“We put our untouchables into jail’, a senior Malaysian advocate told me proudly in Kuala Lumpur last week.
Our crime of ‘accidental citizenship’
His reference was to jail sentences of respectively twelve and ten years, handed down by Malaysian courts on former Malaysian Prime Minister Najib Razak and his wife. Long considered as Malaysia’s ‘untouchables’ due to the immense political power and influence that they wielded, Najib’s conviction of multiple counts of graft and corruption, was upheld by the highest court in August this year. A most striking charge related to transfers to his personal accounts of close to USD 9.8 million from SRC Inter-national, a former unit of a state development fund, 1MDB (1 Malaysia Development Berhad),
A month later, his wife was convicted of ‘soliciting and receiving bribes’ to help a company win a USD 279 million project. She also faces charges of money laundering and tax evasion. What my Malaysian conversationalist was too polite (or perchance too merciful) to ask me was, why Sri Lanka could not have followed suit in regard to its own ‘untouchables’ in politics? Probably that question need not be asked, this country’s bankruptcy and the continuing painful financial crisis that has beggared its popu-lace, answers that unspoken question all too eloquently.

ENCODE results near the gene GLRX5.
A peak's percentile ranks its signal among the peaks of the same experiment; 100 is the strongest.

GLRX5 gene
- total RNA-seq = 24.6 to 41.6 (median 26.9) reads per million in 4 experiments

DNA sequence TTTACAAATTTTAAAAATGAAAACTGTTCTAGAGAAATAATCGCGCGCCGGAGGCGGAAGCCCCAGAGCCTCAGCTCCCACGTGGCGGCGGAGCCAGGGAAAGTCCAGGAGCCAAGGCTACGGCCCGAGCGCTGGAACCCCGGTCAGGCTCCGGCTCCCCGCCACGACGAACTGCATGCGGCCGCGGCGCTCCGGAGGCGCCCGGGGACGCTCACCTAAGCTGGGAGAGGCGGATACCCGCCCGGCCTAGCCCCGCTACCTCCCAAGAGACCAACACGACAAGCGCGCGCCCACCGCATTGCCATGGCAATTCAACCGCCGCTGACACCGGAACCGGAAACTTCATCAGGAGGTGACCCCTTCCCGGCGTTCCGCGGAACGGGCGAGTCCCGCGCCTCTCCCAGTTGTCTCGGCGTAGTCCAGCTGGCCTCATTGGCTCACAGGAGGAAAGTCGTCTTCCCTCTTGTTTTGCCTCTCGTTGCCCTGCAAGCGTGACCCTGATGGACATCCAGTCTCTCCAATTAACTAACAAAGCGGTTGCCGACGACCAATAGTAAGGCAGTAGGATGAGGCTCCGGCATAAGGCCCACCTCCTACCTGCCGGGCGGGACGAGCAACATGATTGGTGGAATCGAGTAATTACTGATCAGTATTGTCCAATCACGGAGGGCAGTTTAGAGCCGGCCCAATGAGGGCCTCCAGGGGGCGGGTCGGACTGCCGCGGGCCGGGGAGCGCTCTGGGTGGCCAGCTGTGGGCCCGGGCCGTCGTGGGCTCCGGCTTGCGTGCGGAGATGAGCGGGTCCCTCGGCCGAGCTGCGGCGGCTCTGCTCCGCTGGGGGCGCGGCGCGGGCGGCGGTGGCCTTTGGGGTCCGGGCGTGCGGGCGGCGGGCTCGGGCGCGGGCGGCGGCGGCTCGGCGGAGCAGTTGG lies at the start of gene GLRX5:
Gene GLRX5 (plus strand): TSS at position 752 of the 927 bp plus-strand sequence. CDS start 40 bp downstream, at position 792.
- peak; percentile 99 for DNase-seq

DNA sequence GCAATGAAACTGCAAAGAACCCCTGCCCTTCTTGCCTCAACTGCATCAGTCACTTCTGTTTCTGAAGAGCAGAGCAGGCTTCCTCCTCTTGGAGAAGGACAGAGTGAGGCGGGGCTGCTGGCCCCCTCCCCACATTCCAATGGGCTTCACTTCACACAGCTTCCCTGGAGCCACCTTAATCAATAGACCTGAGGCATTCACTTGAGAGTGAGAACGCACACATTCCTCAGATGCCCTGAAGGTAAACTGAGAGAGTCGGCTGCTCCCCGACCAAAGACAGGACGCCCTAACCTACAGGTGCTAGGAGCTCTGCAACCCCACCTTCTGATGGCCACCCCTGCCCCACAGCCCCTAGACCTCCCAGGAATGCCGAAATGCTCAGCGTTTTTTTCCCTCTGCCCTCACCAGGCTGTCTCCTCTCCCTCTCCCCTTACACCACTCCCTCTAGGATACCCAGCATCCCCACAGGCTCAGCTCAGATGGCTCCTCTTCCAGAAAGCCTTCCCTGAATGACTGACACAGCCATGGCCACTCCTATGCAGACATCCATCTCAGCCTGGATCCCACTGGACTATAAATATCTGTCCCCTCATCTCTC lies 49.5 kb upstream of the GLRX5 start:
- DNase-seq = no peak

Whatever it was, I was glad that I was not called upon to answer that question left hanging in the air. After all, there is a limit to being acutely embarrassed due to the accident of being saddled with citi-zenship of a nation that, not only allows its grand political crooks who rob the public purse to escape unscathed but also sings paeans of praise in their name as Sri Lankan voters did (and some, probably still do) until the bubble burst in their astonished and crest fallen faces. But the point is that, Malaysia did not have spectacularly fine laws that enabled the convictions of Najib and his wife.
Strong investigative and judicial systems needed